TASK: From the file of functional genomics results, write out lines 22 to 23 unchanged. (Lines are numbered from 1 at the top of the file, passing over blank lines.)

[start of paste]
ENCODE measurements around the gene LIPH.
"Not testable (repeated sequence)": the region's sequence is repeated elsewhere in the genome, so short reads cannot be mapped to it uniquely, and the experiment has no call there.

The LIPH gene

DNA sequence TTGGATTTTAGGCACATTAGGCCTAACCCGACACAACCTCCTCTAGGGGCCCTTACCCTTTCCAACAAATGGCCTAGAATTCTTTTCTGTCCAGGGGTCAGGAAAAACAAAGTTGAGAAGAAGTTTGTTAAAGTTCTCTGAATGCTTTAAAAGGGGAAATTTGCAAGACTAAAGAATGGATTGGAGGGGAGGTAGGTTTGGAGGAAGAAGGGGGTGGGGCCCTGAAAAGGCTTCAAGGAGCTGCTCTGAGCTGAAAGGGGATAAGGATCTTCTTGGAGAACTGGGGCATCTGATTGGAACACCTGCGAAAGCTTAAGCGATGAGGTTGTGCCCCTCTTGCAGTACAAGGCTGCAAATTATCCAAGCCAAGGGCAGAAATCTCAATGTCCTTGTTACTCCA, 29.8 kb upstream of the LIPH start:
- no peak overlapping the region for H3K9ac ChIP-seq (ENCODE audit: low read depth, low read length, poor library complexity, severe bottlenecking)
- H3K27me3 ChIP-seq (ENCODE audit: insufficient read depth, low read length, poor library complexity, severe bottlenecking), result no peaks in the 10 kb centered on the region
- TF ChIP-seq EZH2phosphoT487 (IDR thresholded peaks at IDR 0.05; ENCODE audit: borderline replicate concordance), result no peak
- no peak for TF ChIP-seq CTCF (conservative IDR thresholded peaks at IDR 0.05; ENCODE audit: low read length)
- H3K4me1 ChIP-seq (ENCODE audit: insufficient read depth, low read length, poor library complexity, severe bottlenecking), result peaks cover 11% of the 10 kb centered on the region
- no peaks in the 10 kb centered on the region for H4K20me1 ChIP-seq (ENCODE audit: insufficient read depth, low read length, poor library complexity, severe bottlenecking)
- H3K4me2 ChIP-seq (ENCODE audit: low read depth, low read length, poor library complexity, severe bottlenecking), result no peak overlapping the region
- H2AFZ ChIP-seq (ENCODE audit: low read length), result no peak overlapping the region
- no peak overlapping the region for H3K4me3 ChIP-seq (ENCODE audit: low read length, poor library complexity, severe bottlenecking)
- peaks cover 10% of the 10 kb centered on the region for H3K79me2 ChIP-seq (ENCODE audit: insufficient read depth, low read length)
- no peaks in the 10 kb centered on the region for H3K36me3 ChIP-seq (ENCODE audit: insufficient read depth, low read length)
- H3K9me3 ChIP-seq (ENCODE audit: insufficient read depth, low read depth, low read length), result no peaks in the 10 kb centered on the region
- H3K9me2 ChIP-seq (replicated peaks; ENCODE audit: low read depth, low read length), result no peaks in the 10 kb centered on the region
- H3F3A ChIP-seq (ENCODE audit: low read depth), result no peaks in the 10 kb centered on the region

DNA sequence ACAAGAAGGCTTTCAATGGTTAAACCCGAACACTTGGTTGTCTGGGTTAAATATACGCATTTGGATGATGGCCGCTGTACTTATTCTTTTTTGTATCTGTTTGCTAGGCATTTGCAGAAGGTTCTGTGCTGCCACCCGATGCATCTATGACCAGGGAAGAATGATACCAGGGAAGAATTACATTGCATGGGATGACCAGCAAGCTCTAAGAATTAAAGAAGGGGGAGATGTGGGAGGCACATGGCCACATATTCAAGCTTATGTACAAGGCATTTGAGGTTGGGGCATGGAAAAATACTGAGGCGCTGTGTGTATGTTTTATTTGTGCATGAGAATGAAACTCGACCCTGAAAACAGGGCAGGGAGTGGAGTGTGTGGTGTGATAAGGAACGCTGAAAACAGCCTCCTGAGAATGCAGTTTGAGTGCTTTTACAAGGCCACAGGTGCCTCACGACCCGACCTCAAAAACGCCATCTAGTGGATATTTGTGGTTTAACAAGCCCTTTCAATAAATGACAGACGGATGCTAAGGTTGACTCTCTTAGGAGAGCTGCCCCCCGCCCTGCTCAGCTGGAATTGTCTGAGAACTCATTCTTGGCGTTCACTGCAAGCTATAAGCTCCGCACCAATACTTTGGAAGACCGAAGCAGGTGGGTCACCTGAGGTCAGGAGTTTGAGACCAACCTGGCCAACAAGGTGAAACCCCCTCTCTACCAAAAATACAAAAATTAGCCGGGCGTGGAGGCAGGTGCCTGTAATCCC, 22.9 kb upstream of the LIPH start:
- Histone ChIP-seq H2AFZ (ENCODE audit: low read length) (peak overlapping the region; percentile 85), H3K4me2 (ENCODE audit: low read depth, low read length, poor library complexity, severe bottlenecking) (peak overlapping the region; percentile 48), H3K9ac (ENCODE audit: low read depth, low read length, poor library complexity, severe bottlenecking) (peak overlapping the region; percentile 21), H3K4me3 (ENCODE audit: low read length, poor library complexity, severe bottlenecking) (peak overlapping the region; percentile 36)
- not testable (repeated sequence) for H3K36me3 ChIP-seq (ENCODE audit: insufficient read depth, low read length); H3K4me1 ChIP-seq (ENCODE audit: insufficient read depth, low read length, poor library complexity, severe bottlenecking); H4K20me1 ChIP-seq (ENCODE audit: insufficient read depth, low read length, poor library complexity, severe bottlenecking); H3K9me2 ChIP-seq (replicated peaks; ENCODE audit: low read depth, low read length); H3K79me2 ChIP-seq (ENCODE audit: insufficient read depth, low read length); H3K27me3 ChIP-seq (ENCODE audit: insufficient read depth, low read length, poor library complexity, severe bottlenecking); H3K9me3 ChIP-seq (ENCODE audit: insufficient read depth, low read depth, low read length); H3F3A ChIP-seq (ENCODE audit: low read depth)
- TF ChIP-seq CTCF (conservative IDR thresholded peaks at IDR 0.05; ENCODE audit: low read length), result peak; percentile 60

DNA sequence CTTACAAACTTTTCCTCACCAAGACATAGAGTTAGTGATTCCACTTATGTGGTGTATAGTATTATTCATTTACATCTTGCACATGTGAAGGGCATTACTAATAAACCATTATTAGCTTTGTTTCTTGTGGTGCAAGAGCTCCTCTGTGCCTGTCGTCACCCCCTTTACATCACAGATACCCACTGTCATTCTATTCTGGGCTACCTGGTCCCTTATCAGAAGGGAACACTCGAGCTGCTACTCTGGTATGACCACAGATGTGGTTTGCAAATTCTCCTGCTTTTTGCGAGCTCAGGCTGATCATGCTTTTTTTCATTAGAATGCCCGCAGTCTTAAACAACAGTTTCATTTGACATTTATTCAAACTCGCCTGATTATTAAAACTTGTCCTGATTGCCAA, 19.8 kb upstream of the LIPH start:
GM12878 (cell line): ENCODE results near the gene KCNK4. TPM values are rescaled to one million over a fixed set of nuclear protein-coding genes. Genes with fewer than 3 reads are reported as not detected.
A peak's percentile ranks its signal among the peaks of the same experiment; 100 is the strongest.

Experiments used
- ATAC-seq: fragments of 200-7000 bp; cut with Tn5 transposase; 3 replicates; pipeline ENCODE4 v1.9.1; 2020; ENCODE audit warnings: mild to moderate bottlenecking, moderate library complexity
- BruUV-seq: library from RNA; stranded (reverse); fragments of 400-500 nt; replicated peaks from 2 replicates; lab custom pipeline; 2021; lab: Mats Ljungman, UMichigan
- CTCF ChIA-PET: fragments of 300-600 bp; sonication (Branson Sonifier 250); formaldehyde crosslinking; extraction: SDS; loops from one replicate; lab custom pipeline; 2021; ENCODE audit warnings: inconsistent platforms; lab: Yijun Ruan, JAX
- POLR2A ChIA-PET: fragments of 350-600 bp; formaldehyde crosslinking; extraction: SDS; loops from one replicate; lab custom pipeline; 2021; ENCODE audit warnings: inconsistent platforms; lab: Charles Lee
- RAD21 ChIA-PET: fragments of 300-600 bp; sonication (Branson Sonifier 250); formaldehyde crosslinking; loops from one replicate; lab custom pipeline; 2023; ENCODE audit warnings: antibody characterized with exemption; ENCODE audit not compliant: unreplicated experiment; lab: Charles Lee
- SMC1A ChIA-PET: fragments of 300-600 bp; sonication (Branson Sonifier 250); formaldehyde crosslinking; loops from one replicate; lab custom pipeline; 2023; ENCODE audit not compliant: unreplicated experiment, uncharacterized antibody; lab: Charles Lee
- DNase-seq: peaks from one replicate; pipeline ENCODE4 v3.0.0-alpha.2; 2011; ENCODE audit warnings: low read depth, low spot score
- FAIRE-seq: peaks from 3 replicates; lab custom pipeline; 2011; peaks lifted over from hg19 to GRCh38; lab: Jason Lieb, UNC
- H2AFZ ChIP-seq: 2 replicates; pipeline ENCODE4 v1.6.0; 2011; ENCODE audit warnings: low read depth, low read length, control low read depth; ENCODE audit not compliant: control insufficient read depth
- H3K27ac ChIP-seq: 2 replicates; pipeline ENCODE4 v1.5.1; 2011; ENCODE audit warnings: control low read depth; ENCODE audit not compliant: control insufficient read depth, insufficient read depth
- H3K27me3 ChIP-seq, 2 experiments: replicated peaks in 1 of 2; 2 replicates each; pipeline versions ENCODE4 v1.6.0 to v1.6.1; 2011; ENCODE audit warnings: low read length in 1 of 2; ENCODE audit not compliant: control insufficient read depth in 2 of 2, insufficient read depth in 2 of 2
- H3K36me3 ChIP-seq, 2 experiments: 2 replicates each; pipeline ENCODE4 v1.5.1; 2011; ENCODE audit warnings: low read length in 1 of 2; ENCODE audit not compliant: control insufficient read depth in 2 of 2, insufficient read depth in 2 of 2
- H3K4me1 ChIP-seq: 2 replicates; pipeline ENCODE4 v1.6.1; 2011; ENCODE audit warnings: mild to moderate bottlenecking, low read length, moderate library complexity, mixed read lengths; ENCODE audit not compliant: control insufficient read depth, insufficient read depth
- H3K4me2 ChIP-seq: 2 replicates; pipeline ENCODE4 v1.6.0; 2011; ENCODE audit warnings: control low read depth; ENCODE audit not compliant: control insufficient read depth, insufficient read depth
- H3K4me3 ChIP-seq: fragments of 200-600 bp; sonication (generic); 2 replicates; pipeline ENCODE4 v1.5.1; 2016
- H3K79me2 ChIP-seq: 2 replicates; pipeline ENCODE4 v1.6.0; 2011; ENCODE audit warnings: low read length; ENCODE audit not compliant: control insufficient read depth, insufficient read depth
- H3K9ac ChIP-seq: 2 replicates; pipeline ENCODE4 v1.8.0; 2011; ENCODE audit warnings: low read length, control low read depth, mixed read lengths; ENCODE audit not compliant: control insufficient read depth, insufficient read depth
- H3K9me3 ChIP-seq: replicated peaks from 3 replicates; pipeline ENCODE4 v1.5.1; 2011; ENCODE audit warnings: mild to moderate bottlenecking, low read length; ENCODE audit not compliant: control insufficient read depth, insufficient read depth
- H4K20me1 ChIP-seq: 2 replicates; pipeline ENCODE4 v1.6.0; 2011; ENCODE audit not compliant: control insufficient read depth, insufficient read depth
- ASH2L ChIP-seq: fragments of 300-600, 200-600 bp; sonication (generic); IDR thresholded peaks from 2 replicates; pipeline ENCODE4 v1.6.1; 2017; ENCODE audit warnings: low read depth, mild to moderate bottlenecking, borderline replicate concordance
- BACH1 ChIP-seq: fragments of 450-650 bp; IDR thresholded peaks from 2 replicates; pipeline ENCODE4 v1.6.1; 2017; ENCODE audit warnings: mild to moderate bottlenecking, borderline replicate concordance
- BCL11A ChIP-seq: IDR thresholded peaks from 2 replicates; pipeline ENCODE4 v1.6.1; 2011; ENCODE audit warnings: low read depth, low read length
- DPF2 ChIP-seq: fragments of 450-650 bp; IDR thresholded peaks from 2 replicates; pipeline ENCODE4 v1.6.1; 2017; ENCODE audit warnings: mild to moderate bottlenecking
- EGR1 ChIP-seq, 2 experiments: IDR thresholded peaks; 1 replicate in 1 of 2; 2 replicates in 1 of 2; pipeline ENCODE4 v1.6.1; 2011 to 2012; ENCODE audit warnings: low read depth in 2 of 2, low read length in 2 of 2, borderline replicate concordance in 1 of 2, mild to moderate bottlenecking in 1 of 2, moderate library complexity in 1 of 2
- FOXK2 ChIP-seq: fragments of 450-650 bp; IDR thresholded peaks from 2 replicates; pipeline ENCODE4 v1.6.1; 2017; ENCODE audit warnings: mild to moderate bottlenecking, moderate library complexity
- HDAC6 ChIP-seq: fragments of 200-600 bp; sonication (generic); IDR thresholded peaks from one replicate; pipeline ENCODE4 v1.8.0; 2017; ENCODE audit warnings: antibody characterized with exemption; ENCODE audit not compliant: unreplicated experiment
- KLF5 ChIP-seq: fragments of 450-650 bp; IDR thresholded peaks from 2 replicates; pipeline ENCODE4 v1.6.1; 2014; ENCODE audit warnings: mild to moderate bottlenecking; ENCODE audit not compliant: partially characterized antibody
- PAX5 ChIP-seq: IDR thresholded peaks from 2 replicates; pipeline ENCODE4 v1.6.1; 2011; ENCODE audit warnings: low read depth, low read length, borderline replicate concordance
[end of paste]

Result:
- TF ChIP-seq CTCF (conservative IDR thresholded peaks at IDR 0.05; ENCODE audit: low read length), result peak; percentile 60

DNA sequence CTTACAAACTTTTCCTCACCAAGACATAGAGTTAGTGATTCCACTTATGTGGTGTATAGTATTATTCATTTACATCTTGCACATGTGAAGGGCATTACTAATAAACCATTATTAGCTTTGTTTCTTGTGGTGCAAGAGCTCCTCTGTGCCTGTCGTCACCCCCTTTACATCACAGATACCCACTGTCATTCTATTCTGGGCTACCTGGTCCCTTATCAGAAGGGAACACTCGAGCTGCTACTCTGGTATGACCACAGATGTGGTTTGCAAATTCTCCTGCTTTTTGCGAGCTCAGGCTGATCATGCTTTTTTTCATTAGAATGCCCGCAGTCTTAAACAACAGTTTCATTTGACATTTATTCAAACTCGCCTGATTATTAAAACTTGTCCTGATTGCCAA, 19.8 kb upstream of the LIPH start: